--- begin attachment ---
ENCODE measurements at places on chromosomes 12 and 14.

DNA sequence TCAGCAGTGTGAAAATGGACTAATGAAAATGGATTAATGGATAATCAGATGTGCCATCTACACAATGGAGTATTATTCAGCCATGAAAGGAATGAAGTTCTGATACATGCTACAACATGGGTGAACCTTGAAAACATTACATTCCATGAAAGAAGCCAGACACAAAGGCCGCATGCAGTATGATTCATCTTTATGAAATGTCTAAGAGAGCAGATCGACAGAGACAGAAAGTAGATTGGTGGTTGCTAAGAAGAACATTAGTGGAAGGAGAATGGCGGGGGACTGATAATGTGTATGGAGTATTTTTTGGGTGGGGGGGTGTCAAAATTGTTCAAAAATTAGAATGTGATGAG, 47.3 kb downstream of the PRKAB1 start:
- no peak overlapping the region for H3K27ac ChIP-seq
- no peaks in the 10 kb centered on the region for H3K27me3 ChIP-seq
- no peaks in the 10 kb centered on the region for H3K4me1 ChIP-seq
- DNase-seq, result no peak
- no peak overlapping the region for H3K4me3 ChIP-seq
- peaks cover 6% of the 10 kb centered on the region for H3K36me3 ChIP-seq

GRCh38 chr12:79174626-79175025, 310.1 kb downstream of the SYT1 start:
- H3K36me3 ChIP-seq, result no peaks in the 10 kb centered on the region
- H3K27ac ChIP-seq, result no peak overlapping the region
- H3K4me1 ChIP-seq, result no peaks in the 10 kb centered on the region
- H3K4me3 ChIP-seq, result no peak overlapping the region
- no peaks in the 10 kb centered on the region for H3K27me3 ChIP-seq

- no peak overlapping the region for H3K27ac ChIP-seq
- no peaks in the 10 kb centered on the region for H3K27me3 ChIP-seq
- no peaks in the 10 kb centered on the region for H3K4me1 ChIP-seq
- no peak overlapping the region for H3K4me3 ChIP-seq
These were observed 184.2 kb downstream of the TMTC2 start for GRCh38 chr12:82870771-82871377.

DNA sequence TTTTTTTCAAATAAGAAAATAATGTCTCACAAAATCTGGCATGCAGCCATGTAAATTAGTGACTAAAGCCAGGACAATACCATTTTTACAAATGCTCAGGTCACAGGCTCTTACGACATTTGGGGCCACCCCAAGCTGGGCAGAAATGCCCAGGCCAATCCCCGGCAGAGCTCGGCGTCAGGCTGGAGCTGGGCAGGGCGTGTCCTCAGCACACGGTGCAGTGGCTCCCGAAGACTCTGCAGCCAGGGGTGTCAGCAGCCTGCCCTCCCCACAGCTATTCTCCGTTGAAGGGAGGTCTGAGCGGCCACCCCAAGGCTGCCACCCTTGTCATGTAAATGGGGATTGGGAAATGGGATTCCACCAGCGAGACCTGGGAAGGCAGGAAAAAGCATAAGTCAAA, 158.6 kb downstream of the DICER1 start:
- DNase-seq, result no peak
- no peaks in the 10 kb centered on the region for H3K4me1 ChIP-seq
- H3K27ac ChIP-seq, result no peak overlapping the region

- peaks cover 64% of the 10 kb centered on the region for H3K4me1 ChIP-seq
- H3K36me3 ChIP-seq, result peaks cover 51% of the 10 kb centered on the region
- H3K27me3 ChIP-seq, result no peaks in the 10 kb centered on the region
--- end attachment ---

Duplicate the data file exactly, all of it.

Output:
ENCODE measurements at places on chromosomes 12 and 14.

DNA sequence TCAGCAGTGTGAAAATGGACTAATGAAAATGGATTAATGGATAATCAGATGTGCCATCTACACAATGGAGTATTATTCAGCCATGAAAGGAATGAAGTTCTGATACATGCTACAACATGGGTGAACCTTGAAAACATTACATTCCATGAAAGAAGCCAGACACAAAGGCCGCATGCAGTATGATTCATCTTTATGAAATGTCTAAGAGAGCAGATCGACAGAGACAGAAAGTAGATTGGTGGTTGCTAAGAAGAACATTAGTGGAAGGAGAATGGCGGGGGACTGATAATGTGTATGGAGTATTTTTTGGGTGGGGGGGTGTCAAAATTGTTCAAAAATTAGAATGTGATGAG, 47.3 kb downstream of the PRKAB1 start:
- no peak overlapping the region for H3K27ac ChIP-seq
- no peaks in the 10 kb centered on the region for H3K27me3 ChIP-seq
- no peaks in the 10 kb centered on the region for H3K4me1 ChIP-seq
- DNase-seq, result no peak
- no peak overlapping the region for H3K4me3 ChIP-seq
- peaks cover 6% of the 10 kb centered on the region for H3K36me3 ChIP-seq

GRCh38 chr12:79174626-79175025, 310.1 kb downstream of the SYT1 start:
- H3K36me3 ChIP-seq, result no peaks in the 10 kb centered on the region
- H3K27ac ChIP-seq, result no peak overlapping the region
- H3K4me1 ChIP-seq, result no peaks in the 10 kb centered on the region
- H3K4me3 ChIP-seq, result no peak overlapping the region
- no peaks in the 10 kb centered on the region for H3K27me3 ChIP-seq

- no peak overlapping the region for H3K27ac ChIP-seq
- no peaks in the 10 kb centered on the region for H3K27me3 ChIP-seq
- no peaks in the 10 kb centered on the region for H3K4me1 ChIP-seq
- no peak overlapping the region for H3K4me3 ChIP-seq
These were observed 184.2 kb downstream of the TMTC2 start for GRCh38 chr12:82870771-82871377.

DNA sequence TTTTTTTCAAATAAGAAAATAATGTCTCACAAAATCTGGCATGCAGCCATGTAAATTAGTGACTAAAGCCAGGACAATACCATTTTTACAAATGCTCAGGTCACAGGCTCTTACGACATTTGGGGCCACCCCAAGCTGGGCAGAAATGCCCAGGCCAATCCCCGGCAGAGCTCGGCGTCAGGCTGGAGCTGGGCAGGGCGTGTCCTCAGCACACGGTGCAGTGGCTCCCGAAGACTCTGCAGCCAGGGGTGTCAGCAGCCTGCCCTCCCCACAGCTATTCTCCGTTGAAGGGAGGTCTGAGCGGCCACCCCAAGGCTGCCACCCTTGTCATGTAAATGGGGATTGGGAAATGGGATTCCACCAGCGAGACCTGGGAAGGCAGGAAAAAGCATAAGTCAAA, 158.6 kb downstream of the DICER1 start:
- DNase-seq, result no peak
- no peaks in the 10 kb centered on the region for H3K4me1 ChIP-seq
- H3K27ac ChIP-seq, result no peak overlapping the region

- peaks cover 64% of the 10 kb centered on the region for H3K4me1 ChIP-seq
- H3K36me3 ChIP-seq, result peaks cover 51% of the 10 kb centered on the region
- H3K27me3 ChIP-seq, result no peaks in the 10 kb centered on the region